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RE: Using XPointer with HTML

From: Nick Kew <nick@webthing.com>
Date: Thu, 4 Apr 2002 00:51:37 +0100 (BST)
To: Marja-Riitta Koivunen <marja@w3.org>
cc: Laurent Denoue <Denoue@fxpal.com>, Steven Pemberton <steven.pemberton@cwi.nl>, Jim Ley <jim@jibbering.com>, <www-annotation@w3.org>, <w3c-wai-er-ig@w3.org>, HTML WG <w3c-html-wg@w3.org>
Message-ID: <20020404001255.K4167-100000@fenris.webthing.com>
On Wed, 3 Apr 2002, Marja-Riitta Koivunen wrote:

> At 07:56 PM 4/3/2002 +0100, Nick Kew wrote:
> >On Wed, 3 Apr 2002, Laurent Denoue wrote:
> >
> > > Based on his research, David Bargeron (followed by Ka-Ping and myself)
> > pointed out that
> > > "using 'human-level' page content as the basis for anchoring was more
> > effective than using the internal structure of the page".
> I can imagine that human-level page content pointers are may be easy to
> come up with some pages e.g. those that follow the form of common book, a
> research document, play etc. format. With these formats it is easy to
> define unambiguous pointers that are both intuitive for users and exact for
> machines. For instance, we can talk about Chapter 2 in a book or References
> section or the Chapter named "Architecture". However, many Web pages do not
> follow such commonly known human-level formats. How should we then point to
> them exactly and intuitively?

Well, the Fuzzy Pointers Jim and I are using each reference an element
in the markup (as opposed to a full-blown XPointer, which deals with
offsets and ranges).  This harnesses the document structure, and seems
to me to be the simplest and most robust way to do so.  Robustness
is further improved by computing a measure of whether the document
structure has changed between producing and reading the metadata.

A reference to "Chapter 2" in a book is a pointer to a structural
element, and is exactly analagous to our pointers.  "The chapter named
'Architecture'" is then the case where we have an ID.

Stretching the analogy, XPointer offsets and ranges could be said to
refer to pages, lines and even words.  In another edition of the book,
these may very well be invalid, but references to a chapter will be
more robust.

On te Web, documents change more frequently than editions of a book,
which makes it harder to produce robust pointers.  On the other hand,
electronic processing makes it easier.

> Even these Web pages have a structure consisting of elements that come from
> the standard mark-up languages. This structure is often visible to users
> even if they are not familiar of the mark-up languages. So I don't think it
> is totally unintuitive to use this structure. For instance, Chapter 2 could
> in XPointer format refer to the second level 2 header, or Chapter with
> "Architecture" could refer either to the 3rd level 2 header that happens to
> have that name or directly refer to the the level 2 header with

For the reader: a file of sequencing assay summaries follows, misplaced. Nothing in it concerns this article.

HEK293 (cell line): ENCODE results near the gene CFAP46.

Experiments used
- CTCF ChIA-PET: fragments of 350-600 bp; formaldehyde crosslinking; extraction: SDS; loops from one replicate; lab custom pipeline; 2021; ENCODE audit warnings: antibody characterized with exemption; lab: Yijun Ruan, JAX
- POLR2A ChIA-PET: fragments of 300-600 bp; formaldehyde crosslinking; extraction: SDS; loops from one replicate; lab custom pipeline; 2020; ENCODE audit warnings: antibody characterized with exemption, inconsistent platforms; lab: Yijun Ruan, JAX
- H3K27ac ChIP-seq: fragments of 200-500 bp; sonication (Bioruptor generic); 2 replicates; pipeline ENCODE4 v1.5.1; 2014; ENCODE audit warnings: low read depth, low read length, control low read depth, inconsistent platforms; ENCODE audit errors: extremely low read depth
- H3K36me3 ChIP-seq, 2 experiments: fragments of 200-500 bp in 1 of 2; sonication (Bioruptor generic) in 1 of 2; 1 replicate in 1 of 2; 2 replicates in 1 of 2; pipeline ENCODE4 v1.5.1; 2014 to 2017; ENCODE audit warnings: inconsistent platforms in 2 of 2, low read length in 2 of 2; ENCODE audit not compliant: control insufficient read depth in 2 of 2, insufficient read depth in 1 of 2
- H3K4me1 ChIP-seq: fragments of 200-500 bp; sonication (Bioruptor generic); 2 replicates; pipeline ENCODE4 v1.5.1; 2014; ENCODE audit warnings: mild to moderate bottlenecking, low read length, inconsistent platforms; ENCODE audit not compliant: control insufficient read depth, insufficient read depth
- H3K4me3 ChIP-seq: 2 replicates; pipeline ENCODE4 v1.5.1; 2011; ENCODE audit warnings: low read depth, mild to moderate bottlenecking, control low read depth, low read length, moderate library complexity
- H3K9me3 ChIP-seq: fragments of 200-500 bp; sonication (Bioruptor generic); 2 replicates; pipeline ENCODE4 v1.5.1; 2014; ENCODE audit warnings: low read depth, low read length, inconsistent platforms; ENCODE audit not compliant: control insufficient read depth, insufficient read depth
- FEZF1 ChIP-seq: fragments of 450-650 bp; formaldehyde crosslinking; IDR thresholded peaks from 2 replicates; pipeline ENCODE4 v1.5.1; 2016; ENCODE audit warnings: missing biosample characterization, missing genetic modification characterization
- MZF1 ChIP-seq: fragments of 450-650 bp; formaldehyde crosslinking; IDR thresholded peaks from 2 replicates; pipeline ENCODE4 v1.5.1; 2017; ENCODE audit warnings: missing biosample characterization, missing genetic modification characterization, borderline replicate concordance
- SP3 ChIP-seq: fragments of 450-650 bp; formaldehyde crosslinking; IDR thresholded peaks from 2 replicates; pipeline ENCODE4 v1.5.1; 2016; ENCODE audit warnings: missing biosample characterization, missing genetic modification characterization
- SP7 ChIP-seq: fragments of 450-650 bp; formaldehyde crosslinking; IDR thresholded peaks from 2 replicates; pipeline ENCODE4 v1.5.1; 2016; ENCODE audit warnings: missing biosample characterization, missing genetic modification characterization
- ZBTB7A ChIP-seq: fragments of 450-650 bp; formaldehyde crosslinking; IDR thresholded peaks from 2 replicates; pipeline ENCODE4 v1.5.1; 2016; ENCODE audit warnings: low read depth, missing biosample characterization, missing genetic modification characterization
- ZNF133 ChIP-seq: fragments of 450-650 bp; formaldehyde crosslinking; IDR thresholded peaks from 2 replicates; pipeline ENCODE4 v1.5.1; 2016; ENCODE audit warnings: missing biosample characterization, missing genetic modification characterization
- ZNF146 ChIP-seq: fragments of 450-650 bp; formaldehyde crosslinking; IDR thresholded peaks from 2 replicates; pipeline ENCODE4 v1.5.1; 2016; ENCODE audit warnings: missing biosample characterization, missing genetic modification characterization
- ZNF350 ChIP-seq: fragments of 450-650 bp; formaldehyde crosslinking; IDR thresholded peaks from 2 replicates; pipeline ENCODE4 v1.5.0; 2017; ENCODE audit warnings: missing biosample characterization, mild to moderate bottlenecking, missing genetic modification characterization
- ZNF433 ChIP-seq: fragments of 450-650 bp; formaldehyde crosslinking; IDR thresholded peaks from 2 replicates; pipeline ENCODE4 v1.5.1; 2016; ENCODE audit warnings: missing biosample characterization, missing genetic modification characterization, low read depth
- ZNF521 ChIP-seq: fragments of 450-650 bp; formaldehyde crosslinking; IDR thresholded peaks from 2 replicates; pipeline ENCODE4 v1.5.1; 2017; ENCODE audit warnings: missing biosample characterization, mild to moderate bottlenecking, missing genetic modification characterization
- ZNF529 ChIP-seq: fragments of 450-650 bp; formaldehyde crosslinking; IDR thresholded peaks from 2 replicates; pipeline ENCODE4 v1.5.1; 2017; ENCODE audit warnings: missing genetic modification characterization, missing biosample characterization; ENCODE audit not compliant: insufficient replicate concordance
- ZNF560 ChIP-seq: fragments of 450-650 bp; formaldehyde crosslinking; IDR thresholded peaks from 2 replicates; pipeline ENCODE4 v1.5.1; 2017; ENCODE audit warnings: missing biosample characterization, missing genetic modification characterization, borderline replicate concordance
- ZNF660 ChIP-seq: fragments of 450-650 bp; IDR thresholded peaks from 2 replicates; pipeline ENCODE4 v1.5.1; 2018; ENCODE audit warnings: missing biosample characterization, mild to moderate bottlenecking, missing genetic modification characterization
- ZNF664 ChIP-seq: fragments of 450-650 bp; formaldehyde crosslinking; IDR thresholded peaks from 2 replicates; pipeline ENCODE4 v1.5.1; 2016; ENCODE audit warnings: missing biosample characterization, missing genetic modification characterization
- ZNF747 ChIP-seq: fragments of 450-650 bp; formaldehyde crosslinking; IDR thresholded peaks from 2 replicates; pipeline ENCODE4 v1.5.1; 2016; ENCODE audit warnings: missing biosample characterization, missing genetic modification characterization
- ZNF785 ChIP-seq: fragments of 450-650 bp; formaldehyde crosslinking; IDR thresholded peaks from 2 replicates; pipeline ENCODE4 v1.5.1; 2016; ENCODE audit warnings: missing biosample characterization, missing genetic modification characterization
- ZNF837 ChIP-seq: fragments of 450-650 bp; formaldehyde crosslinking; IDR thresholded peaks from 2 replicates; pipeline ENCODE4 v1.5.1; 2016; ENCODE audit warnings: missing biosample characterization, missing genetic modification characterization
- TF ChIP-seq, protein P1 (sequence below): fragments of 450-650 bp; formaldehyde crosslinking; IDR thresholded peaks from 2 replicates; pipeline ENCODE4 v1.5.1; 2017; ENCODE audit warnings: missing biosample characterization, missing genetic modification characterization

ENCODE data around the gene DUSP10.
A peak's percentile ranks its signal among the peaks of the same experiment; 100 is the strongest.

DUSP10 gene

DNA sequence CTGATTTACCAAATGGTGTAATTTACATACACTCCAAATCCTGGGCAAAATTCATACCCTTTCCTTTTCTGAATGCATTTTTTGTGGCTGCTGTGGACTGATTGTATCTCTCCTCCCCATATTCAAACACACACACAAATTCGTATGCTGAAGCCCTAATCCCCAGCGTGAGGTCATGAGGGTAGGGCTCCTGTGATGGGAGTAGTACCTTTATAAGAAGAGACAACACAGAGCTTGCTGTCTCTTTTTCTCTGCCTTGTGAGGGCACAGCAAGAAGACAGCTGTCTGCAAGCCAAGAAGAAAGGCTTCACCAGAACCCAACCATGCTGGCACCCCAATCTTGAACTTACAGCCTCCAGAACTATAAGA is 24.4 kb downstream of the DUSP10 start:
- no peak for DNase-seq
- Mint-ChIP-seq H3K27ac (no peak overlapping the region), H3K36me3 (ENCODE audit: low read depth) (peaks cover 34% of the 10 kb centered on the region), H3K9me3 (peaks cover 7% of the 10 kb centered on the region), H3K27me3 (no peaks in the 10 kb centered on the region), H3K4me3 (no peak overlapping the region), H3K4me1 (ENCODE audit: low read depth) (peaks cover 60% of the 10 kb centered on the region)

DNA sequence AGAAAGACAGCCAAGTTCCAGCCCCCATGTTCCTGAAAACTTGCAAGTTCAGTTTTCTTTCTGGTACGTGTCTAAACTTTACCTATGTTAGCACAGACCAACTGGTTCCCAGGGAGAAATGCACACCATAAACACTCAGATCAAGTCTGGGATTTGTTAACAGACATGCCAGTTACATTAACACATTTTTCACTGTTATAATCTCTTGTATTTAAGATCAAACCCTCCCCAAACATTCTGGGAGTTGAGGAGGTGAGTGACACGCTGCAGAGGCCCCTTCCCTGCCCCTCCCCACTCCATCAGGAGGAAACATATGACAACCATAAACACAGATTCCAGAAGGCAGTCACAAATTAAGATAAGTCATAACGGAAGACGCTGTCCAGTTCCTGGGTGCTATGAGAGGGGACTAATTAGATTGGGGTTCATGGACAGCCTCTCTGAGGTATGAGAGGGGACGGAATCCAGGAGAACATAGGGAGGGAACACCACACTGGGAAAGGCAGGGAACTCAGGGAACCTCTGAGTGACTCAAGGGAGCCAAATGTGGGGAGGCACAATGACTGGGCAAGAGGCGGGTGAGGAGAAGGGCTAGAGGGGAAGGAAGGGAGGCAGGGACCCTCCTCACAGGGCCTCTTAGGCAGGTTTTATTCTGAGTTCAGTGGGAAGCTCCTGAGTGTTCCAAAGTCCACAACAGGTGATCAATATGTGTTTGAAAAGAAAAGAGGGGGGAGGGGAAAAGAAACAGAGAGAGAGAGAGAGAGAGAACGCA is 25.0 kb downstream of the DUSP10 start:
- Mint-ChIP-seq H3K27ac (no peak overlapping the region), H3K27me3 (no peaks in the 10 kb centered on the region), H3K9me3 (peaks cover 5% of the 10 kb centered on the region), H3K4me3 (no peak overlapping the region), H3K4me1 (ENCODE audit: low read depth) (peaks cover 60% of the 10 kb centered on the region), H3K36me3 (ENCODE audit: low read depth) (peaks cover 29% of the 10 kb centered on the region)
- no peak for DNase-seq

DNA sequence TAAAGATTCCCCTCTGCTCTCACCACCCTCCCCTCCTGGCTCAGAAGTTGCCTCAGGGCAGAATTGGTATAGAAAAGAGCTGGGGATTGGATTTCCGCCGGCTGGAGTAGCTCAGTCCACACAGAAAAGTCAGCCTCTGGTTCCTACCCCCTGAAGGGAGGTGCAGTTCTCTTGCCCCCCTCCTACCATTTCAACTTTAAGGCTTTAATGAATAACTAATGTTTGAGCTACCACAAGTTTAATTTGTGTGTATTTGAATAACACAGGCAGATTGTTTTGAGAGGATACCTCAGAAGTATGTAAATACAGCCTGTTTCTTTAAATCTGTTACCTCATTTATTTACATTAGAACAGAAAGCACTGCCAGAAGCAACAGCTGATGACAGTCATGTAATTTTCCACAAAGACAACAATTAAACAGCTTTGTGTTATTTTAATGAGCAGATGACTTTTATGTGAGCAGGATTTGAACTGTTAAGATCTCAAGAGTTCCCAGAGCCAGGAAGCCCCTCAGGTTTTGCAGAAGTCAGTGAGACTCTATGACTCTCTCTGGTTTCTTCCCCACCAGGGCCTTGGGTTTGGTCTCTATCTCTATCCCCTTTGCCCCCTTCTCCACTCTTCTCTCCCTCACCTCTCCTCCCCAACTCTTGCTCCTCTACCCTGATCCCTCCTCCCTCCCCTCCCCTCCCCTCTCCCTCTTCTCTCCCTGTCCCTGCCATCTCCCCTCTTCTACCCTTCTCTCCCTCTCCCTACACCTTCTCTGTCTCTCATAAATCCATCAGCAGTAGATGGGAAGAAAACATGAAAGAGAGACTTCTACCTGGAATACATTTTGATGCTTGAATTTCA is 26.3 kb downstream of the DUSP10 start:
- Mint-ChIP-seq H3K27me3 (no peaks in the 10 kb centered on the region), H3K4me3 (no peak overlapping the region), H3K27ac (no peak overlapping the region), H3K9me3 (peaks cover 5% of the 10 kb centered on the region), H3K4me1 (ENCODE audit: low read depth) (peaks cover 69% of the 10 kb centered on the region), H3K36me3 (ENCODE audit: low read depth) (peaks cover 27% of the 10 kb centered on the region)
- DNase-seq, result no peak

> "Architecture" string. I do agree that there are cases, such as with the
> headers in HTML, where it would be easier to think that the paragraphs
> under each header are actually under the header also in the tree structure.

Indeed, we can infer structure.  An exercise to the reader: take an
HTML page, change the FPI to ISO/IEC HTML, and run it through (say)
sgmlnorm.  The output will be normalised to the DTD, which infers
exactly that kind of document structure, each <H2> and its descendents
being enclosed in an implicit <DIV2> from the DTD.

But in the general case where such structural elements are seldom
used, it would, I suspect, be problematic to infer such structure.
We should use instead the actual structure.

Take for instance:

<h2> something </h2>
<p>bla bla bla</p>
<table> .... complex stuff here ... </table>
<p>some more</p>
<p>a third para</p>

We might reasonably attach the first <p> to the <h2>, but whether the
<table> and the second <p> belong there cannot robustly be inferred
(unless the author is using a structurally strict DTD such as ISO HTML).
The third <p> after the <hr> is unlikely to belong to the <h2>, but
this isn't really something we can robustly infer beyond the simplistic
ISO-HTML approach of normalising to:
 (the above markup)

Using Fuzzy Pointers, we reference the actual elements.  We could instead
reference an implied <div2>, but I think this analysis is more useful for
markup similarity measures than for anchoring actual pointers.

> Annotea uses currently the XPointers to be able to point to exact locations
> in the element tree structure. Using XPointer does not in anyway prevent
> adding more human-level content to the annotation schemas to help detect
> document changes. This could be done at least in two ways:

Indeed it does, with the proviso that Annotea's "XPointers" are also
not strictly XPointers at all, since you too are applying them to HTML.

> Also it is possible to add more info, such as a checksum, so that we know
> if the documents have been changed or not.  It would be great if the Web
> server could give us that information.

A checksum is not particularly useful, because it will be messed up
by trivial changes - e.g. a document that displays "todays date" but
otherwise doesn't change.  That's why Jim and I are using smarter
structural hashes to measure change.

Nick Kew

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Received on Wednesday, 3 April 2002 18:58:25 UTC

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